Close Reading American Literature

Drowning in Testosterone: Examining Budd

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Taken by me, and the edition from which I found my text for the close reading.

It was in another class of mine (called: Race, Class, and Gender across the Transatlantic Nineteenth Century) where I came across the novella Billy Budd; Sailor; another piece written by Herman Melville. Originally I was going to write my paper on Moby Dick, but as I continued reading this text, I came to find parallels more easily with the thesis I intended to prove (and later modify).

 

In this other class of mine, we were using the novella to understand how sympathy worked (in a 19th century context) and to focus on the political structures and critiques of the aftermath surrounding the French Revolution within the novel, but I couldn’t navigate past the heavy-handed emphasis on gender roles throughout the novella. Once reading the piece I chose for my close reading, perhaps you’ll see why:

“…The moral nature was seldom out of keeping with the physical make. Indeed, except as toned by the former, the comeliness and power, always attractive in masculine conjunction, hardly could have drawn the sort of honest homage the Handsome Sailor in some examples received from his less gifted associates…” (Melville pg 280 from Selected Tales from Oxford World’s Classics).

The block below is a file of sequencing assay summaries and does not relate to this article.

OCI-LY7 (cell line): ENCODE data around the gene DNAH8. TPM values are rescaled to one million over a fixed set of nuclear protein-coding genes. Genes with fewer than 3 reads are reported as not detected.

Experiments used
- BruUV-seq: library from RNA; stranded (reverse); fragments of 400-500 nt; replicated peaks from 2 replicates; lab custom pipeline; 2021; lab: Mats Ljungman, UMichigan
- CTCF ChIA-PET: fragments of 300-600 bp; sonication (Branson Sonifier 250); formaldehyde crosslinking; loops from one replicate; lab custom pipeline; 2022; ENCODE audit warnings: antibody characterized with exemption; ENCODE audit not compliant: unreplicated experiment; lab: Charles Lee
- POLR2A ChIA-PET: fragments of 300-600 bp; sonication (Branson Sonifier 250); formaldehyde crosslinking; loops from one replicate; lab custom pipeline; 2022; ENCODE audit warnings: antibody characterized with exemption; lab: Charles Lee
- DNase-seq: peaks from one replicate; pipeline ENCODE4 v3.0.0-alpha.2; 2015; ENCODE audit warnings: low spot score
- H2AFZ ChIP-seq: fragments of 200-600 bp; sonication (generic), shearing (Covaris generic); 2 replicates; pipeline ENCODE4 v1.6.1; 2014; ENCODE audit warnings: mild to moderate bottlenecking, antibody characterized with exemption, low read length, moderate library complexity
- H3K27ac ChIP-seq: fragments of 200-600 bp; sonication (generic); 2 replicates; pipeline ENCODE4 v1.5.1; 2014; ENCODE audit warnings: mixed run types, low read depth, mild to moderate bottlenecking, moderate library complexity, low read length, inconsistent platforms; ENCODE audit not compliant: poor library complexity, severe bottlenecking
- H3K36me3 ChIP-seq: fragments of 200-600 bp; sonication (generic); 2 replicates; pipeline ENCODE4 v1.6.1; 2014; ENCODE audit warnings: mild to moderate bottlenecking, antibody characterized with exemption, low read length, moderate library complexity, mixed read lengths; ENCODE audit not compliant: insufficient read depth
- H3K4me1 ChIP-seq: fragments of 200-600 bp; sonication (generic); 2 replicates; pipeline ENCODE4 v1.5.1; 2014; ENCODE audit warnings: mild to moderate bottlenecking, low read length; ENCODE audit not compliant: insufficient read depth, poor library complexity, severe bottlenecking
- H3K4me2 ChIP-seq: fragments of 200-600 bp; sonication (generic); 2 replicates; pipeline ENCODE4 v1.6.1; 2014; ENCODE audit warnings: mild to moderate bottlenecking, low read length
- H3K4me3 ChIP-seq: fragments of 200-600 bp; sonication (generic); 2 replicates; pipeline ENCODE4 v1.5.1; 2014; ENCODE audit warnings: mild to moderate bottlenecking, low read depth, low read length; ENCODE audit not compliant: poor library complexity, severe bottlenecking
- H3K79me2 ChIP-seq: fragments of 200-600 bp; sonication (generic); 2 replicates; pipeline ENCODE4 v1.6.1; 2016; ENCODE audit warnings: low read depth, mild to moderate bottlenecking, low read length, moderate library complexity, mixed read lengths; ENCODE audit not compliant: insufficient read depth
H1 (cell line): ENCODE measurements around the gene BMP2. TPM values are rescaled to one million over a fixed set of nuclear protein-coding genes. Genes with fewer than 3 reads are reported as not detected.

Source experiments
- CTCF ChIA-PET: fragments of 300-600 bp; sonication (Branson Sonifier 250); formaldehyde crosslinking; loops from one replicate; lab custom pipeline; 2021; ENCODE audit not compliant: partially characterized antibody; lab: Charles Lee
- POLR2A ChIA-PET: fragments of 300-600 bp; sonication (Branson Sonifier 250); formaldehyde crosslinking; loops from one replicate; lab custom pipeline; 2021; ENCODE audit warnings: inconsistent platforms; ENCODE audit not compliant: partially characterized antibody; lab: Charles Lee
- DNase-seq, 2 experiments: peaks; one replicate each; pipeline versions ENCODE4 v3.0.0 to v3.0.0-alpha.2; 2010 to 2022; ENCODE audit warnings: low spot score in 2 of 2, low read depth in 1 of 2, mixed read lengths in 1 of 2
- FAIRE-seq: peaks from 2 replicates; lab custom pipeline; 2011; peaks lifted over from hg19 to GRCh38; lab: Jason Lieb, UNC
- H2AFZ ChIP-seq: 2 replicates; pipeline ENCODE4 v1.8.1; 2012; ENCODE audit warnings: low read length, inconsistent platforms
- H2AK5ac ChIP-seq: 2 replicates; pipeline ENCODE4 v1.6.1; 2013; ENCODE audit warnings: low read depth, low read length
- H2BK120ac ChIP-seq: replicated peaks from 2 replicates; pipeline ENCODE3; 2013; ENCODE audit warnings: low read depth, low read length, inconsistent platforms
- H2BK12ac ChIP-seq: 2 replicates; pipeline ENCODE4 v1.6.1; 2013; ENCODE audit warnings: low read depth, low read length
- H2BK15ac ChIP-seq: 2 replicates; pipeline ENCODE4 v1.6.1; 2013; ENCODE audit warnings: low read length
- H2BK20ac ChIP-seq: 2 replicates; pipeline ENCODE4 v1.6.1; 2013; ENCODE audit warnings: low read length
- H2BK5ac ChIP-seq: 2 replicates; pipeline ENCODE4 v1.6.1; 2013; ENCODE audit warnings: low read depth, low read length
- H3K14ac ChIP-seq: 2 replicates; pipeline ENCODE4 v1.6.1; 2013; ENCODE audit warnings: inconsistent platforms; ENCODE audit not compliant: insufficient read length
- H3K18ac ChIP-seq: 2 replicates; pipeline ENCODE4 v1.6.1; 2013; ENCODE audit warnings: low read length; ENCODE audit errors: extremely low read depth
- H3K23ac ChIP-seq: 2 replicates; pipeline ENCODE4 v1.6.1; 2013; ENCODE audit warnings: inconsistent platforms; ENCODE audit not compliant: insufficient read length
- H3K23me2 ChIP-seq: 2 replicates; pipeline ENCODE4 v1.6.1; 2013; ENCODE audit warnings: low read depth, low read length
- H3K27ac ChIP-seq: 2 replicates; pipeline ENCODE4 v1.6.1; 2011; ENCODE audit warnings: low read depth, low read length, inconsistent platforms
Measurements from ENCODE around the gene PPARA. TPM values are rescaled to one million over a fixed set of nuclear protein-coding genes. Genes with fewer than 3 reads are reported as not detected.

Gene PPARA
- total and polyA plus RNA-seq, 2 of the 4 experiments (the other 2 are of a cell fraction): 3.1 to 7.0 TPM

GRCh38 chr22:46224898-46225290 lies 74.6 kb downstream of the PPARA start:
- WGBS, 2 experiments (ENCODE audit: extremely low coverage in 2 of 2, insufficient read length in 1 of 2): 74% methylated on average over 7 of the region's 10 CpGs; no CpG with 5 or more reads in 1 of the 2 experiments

Now, to provide a short bit of context, this is from the very beginning of the novel, shortly after the initial description of the Handsome Sailor type. In the novel, the Handsome Sailor is identified as one who is valued not only for their good looks, but also for their physical capabilities and moral compass. They are all inextricably linked, and it is these things combined which seem to constitute/define masculinity amongst this sea-faring community. The working thesis I am currently going with is this: Masculinity in Melville’s Billy Budd is conflated with physical appearance and capability throughout the novella, an serves to measure each character’s worth.

This is not the first time I’ve looked at this particular bit of text; it mystifies me how the language almost borders on homoerotic in the description of the type which is maintained and recognized throughout the novel. Please tell me how one might preoccupy themselves with notions of revolutionary change when all they can visualize are buff, strapping sailors looping arms and pulling long, heavy ropes… I can’t. Thusly, I decided to reorient my focus from Moby Dick to Billy Budd.

Now, the novella primarily focuses on political structures throughout, providing metaphors for the militaristic, and more free-natured societies one might live in; Billy’s purpose in the novella is to exemplify how one might fare in either environment. However, more than anything else, I see this as a search for identity, as Billy’s appearance, make, etc. are used throughout the story to define him. While he is adored by many aboard either of the ships he is a member of, this is still binding and constraining on him as a character, as his title as the Handsome Sailor is always in the foreground and leaves no room for Billy’s personal identity. Gender roles (if it can be properly called that, as there are no women throughout the story) have a chokehold on Billy–as well as the other characters aboard these ships. Hopefully, I will come to tackle this as well in my final paper.